This NYT article has a hidden joke -- author John Freeman Gill interviews a black person named Keith White and a white person named Jamie Black. The piece is one of many "there goes the neighborhood" gentrification stories the Times has published, but this one hints at something pretty interesting without having the column inches to give it proper investigation.
If every part of New York City has its L.A. equivalent, then the Central Park North and Morningside Heights analog would be Exposition Park/Historic West Adams (where USC is, basically). Central Park's northern border is 110th Street, and much like the 10 freeway out here, it's got a reputation as a cultural dividing line for a lot of people, a Rubicon never to be crossed or even approached. In real life (and to be sure, the real life of 2006), the lines are much blurrier than that. Morningside Heights, to the immediate west of Central Park North, is home to Columbia University and the Cathedral Church of St. John the Divine, while just southeast of CPN proper is Museum Mile (ending at 104th St.).
There's money all over that area, and never in the history of the city has it been considered one of the worst ghettos (the apartment buildings that dot 5th Avenue around Museum Mile cater to some honest-to-god wealth, in fact). But we still see the north end of the park as somewhat sketchy. The sky-high housing projects and impossibly wide avenues give it that awful '60s "urban renewal" feel; however this only represents a couple of blocks' worth of bad planning. The elegance of the mixed-income Morningside Heights, and the Echo Park- like community pride of Spanish Harlem, make this section of Manhattan lots of fun to walk through. The gentrification has happened, but perhaps because of the geography it's happening a little slower than in other 'hoods.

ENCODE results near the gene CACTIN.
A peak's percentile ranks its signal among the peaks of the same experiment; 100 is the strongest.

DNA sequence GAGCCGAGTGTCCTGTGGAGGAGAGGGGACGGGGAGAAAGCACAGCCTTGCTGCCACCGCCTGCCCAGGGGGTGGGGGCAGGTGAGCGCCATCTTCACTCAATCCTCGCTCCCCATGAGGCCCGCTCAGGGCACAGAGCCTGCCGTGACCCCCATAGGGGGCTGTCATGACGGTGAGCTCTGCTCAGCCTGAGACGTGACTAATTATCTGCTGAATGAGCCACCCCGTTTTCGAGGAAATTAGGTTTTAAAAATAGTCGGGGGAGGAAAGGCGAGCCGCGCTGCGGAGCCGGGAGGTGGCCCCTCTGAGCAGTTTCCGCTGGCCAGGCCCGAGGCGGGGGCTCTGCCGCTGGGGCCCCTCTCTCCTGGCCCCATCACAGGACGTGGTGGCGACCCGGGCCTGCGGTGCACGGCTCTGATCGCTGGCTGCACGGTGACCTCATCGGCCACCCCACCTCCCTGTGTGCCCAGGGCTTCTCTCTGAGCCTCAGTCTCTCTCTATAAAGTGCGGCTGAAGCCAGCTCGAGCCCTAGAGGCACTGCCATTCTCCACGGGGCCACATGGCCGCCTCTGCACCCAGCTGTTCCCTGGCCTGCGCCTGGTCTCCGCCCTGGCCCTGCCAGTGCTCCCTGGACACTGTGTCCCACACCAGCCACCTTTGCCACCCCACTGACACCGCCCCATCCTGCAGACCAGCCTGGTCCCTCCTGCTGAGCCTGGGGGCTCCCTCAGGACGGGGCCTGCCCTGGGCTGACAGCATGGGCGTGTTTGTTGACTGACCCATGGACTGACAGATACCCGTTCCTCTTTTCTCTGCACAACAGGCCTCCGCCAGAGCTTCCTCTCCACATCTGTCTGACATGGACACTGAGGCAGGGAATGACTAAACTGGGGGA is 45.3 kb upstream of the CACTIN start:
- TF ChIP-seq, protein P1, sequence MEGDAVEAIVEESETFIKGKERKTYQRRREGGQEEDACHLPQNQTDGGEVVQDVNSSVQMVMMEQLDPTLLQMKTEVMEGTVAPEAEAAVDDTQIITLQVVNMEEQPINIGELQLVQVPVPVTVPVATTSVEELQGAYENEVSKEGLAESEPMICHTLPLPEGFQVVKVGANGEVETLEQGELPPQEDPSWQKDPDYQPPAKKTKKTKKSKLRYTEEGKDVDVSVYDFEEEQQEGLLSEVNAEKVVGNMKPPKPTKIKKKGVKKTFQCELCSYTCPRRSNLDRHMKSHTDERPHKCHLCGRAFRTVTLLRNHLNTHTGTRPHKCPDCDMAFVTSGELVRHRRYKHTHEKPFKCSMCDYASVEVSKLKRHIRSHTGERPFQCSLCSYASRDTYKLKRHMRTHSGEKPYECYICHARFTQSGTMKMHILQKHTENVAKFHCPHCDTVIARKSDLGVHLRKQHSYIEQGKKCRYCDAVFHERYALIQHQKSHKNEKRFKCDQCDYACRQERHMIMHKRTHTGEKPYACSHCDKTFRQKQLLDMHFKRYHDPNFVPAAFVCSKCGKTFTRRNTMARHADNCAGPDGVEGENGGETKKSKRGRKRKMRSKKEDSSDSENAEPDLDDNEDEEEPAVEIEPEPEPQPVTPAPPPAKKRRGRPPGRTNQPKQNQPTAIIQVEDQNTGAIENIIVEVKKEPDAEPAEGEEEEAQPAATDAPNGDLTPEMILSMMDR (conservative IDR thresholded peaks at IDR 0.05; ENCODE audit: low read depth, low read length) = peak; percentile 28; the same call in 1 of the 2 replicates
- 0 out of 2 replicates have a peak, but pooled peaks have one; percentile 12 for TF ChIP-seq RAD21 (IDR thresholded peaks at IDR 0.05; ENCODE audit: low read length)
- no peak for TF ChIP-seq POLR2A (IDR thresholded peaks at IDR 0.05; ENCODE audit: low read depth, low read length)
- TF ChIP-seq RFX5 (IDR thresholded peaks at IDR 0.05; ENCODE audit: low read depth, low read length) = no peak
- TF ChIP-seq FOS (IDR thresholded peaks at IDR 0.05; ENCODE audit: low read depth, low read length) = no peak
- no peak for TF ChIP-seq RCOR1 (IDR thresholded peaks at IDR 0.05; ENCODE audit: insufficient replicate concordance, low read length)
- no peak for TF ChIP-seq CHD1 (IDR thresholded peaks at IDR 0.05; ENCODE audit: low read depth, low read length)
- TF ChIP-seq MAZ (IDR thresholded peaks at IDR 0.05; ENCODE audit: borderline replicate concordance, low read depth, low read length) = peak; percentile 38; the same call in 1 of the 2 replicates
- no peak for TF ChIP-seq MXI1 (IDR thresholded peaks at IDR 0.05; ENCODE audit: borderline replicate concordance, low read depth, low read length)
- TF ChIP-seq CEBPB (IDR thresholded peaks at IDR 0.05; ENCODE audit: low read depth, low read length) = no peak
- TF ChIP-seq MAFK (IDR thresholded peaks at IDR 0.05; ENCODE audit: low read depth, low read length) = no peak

There are very few Manhattan neighborhoods that are still significantly (if not predominantly) lower- or middle-income, and all of them are above, say, East 96th St. On the east side, Manhattan ends around 131st St. and becomes the Bronx, while on the west side, it technically ends on the U.S. Mainland -- a bit north of 225th St. in a Bronx-bounded area called Marble Hill. Harlem, though it's experienced a renaissance over the past decade (Bill Clinton rented office space there!), has such negative associations with its name that it's retained a lingering, South Central-ish stigma. (And Harlem, like the former "South Central," is a whole urban region, a state of mind.)
Doing better in the whitey-reputation department are Inwood and Washington Heights. Economically, the L.A. equivalent might be Venice (stockbrokers and gangbangers side by side), but Inwood and Washington Heights aren't beach-culture trashy (no beach), they're as rocky and cliffy and viewy and far-from-the-madding-central-city as Malibu, and as full of serene, majestic deco-era apartment buildings as the nicer parts of Hollywood and Los Feliz. Apartments are still vaaaaguely affordable there -- people I know who like the area say it's just too much of a commute to midtown and downtown, and people I know who've been there but don't really "get" cities (and will move back to Darien in six months) are turned off by all the Spanish signs and the old guys hanging out on the street. Despite a reported increase in median income, it hasn't lost it's character, and I don't believe it ever will.
Anyway: I'm not predicting the end of the world with this Central Park North condo development. It takes a hell of a lot to kill a strongly settled New York neighborhood these days -- as Bruce Ratner is finding out over in Brooklyn. Angelenos can learn from New Yorkers that one of the best forms of protest is proactivity. If you build a great, solid community that's worth fighting for, the battle will end on your side regardless of the outcome -- even if the bad guys win (and they do win, cuz they've got $$$), they'll look really stupid and the history books will not be kind to them. Compared to Ratner's Atlantic Yards project, this condo is a lone drop of piss in the ocean. Choose those battles wisely.